Rules of the search game

by ian on June 13, 2010

Before you dive down into keyword research and the like, it pays to know the general rules:

Rule 1: Search engines are about satisfaction

Search engines are publications, much like an online newspaper. They make most of their money from PPC ads – those ads that show up on the right-hand side and top of most search results.

PPC ads

PPC ads in a Google result: For Google, this is where the money is.

When someone clicks one of these ads, the advertiser pays the search engine money. They sell those ads based on the number of searches and clicks they can generate. More searchers = more inventory = more money.

People continue to use a search engine if they find what they need. That is, they’ll keep using Google, or Yahoo!, or Bing, if they believe that they are getting the most satisfying results.

Not the ‘best’.

Not the ‘most relevant’.

The most satisfying. If my search for ‘grapes’ gets me three vineyards that are 45 minutes from my house, when all I want is the produce department at a local grocery store, I don’t care how technically relevant the results were. For me, they suck.

So, a search engine’s primary purpose in life is to deliver the most satisfying results to consumers. Period. That gets them more searches, more clicks and more $$$. If you can’t help them do that, you can’t rank.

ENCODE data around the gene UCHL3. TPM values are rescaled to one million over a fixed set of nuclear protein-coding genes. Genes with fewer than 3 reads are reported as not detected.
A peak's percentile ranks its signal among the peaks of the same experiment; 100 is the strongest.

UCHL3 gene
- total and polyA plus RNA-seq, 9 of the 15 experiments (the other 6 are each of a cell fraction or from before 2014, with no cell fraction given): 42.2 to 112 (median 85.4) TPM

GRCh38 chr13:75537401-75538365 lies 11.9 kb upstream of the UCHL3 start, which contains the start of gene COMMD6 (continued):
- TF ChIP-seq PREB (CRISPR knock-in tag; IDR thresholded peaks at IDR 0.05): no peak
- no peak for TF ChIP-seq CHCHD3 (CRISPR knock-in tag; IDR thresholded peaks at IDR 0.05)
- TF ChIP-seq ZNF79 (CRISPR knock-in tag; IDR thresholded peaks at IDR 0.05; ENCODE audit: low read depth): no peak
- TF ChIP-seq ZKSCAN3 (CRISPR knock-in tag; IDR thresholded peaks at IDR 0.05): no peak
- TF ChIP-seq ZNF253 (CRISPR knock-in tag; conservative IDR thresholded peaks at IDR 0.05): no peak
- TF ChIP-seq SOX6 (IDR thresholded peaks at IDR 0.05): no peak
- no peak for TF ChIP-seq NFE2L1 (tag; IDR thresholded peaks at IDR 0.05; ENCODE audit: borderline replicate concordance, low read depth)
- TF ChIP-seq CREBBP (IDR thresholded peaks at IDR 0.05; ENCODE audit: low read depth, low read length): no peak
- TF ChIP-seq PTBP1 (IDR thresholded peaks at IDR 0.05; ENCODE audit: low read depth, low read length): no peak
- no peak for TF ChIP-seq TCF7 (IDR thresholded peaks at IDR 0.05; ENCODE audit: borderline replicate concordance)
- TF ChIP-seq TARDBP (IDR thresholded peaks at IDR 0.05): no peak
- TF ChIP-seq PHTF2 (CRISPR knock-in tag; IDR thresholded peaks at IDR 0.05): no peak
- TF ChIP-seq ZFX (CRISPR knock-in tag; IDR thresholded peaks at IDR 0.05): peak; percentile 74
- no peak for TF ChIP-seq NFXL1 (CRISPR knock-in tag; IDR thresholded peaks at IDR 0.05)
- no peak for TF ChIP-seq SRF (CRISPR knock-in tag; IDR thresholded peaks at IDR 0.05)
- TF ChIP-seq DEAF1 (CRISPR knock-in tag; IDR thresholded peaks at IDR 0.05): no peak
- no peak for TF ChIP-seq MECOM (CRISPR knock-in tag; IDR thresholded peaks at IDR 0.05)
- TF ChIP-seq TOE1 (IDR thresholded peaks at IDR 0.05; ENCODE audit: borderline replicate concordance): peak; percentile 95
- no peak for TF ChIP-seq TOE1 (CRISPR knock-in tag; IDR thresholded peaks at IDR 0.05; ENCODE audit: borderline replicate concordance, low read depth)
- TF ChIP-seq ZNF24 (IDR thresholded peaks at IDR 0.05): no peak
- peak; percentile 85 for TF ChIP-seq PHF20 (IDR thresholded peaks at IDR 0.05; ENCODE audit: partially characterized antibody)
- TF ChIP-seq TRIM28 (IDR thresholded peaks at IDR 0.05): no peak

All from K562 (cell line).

To determine what’s “satisfying” for a particular user in a particular situation, search engines use algorithms. Those algorithms have hundreds of factors, and I won’t go into them all here.

Rule 2: Search engines are structured thinkers

But, in general, search engines are hierarchical beasts. They see the internet as a series of structures, and while we can’t say exactly what those structures are, there’s a well-known method to the madness. The typical search engine algorithm looks first at the entire internet, then at your site, and then at each page on your site:

Links & Chatter: The Whole Internet

You’ve probably heard lots about linking. It’s true, more links are better. That’s because search engines are measuring your relative importance and relevance using links.

The more links you have from relevant sites, the more important you are. Search engines build a humungous pyramid/cube/sphere-shaped amoeba thingy based on all of those links.

Think of them as votes. More important pages have more votes.

Search engines determine relevance based on link text (the text that’s ‘live’, like this) and the overall relevance of the linking page and site to the topic searched. So, if you have links from 500 sites that deal exclusively with the Toyota Prius, then you’ll appear more relevant for that topic.

Of course, the reality is far more complicated. But keep these basic rules in mind and you can understand how links and chatter influence rankings:

  • More links from relevant sites = More leverage
  • Relevant link text = More relevance
  • Crappy links = relevance to crap
  • Link position on the page matters
  • Chatter – how many people are discussing your brand and site on social media – appears to matter too.

There’s a whole section in this training about link building and what I call Offsite SEO. It goes over all of this stuff.

Site Structure: Page by Page

The next hierarchy a search engine examines is the structure of your site, and where pages reside within that structure. Pages fewer clicks from the home page are considered more important. Pages further away move down the pyramid: